When it comes to Dawsonville's own Chase Elliott, we have a very talented road racer.
Especially after this past Sunday when he earned the inaugural victory at the Circuit of the Americas course in Austin, Texas. Out of his 12 career NASCAR Cup victories so far, half have come on courses that offer both left AND right turns. In addition, he has won 5 out of the last 6 times that NASCAR has raced on a road course, dating back to his first Cup victory in 2018.
But how did Elliott suddenly become NASCAR's informal 'Road Course King'? His father and fellow Hall of Famer, Bill Elliott did win his first Winston Cup race on a road course back in 1983 at the now-defunct Riverside International Raceway in California. Bill would later earn a Busch series victory at Watkins Glen in 1993. More recently, the elder Elliott has actively participated and won in numerous vintage sports car races over the last few years.
But still, how has Chase Elliott become the undisputed favorite every time NASCAR heads to a road course? Some say it's the many curvy roads that North Georgia has to offer. So to understand how a racer that hails from the North Georgia Mountains is so good at turning left and right, you must first look at the ones that paved the way decades before.
This story continues below.
Long before NASCAR and stock car racing was a thing, high stake races were run on the back, curvy roads of these parts. The ‘racers' were bootleggers, brave men who would risk it all on high-speed runs to Atlanta with trunks filled with illegal Moonshine. This is exactly how pioneers and Hall of Famers such as Lloyd Seay, Roy Hall and Gober Sosebee (all of Dawsonville) would learn the tricks of the road, turning those skills into Stock Car Racing victories years later.
Dawsonville was known to most as the unofficial 'Moonshine Capital of Georgia'. Thousands of gallons of illegal liquor were produced and hauled out of this tiny town every week. Thirsty customers of the bigger cities such as Atlanta had a taste for it and it took skilled drivers to deliver it safely and quickly.
Highway 9 was the only way into Atlanta from Dawsonville until Ga. 400 was constructed in the ‘70s. And along that 60-mile stretch, the bootleggers did whatever they needed to make the delivery and return home; hopefully in time for another. Some would try and make two runs per night, pocketing more in one day than most did in a week. Many went at night, as fast as they could and one step ahead of the law, while some preferred to take it easy during the day and blend in with regular traffic. Regardless of when they did it, this was a race that you could not afford to finish second in.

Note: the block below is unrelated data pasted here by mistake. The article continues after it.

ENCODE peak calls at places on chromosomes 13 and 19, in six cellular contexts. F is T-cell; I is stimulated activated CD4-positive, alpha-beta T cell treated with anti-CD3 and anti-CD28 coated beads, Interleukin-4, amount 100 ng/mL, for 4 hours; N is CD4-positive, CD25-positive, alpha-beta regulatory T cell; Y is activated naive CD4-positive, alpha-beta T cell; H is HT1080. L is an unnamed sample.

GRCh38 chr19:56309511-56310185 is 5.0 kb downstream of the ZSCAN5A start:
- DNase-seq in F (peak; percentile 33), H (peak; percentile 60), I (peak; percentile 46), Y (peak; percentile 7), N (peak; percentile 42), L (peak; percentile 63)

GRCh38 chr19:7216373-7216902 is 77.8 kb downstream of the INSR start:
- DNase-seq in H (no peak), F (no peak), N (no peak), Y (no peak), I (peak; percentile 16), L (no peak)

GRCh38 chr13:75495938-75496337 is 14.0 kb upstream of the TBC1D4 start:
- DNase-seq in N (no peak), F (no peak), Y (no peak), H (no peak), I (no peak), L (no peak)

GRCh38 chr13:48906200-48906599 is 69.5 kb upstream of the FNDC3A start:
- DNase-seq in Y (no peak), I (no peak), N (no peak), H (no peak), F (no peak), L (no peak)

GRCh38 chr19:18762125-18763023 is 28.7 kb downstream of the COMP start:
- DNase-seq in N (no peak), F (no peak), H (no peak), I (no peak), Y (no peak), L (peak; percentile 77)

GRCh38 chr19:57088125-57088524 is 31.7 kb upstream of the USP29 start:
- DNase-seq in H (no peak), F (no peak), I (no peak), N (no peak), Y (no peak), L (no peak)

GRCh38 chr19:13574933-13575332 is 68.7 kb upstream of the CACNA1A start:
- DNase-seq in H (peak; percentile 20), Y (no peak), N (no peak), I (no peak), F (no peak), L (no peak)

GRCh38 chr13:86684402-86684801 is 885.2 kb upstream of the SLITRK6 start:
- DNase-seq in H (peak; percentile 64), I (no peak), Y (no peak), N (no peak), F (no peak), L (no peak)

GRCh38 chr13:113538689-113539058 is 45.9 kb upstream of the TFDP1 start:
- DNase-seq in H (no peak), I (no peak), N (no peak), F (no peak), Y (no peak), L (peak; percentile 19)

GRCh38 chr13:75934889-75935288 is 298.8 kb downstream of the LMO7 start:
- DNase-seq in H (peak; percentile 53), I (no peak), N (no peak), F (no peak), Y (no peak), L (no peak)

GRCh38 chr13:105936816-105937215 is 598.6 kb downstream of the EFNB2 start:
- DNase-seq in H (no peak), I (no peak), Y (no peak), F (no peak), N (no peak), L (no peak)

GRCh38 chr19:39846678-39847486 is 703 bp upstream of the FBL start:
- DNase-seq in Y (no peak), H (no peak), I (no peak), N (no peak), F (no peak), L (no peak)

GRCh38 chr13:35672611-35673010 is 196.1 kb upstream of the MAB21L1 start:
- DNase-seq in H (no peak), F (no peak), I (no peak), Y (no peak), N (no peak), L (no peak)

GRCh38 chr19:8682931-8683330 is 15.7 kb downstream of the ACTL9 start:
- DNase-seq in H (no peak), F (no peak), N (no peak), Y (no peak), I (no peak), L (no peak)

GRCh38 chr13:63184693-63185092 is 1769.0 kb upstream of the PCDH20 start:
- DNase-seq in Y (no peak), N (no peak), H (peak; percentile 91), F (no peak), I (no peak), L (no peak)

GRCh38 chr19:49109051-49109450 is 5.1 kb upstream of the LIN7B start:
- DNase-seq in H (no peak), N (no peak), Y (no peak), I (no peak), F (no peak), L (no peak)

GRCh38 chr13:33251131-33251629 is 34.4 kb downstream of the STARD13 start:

To guys such as Seay and Hall, it was a thrill and would prepare them for the Stock Car races they would soon enter and dominate. A revenue agent once said that "Lloyd Seay could make a Ford Coupe climb a Pine Tree", referring to his natural talent behind the wheel.
One of my favorite stories involving Lloyd, he was headed out of Dawsonville and stopped for a traffic violation on Highway 9 just south of town. The officer told that the fine was $10. Seay then handed him two $5 bills. As the officer tried to give back one of the fives as it was too much money, Seay replied saying something to the effect of "I'm paying in advance. I'll be coming through later and I won't have time to stop".
It was these liquor haulers that would become boastful about how their car was faster than the others, and how one could deliver a load to Atlanta from Dawsonville faster than the other. As you could imagine, this led to friendly bets, usually on Sunday afternoons, when several would gather in an empty field to see who had the faster car and who was the better driver.
In comes Frank Christian of Dahlonega. One Sunday afternoon while traveling south on 9, about where present-day Rock Creek Park is, he noticed a dust cloud and a plethora of cars gathered around. He pulled over to see what was going on and found several cars playing around in a field with dozens of friends and neighbors gathered to watch. Christian, being a keen businessman, immediately hatched a plan to give these guys a proper facility in addition to giving the onlookers a better place to view the show.
He would rent the Lakewood Fairgrounds track in Atlanta and charge a dollar a head to spectate. Racing at Lakewood had been going on for over 20 years prior, but had mostly been purpose-built open wheel Indy-type cars. Stock car racing started at Daytona Beach in 1936 but had yet to make its way to Georgia.
And thus, on November 11th, 1938, the first organized stock car race as we know it occurred. Lloyd Seay of Dawsonville would capture that win, driving a 1934 Ford Roadster.
So the next time NASCAR visits a road course, and hopefully, a Dawsonville driver wins, remember the twisty turns of Highway 9 that led to it all.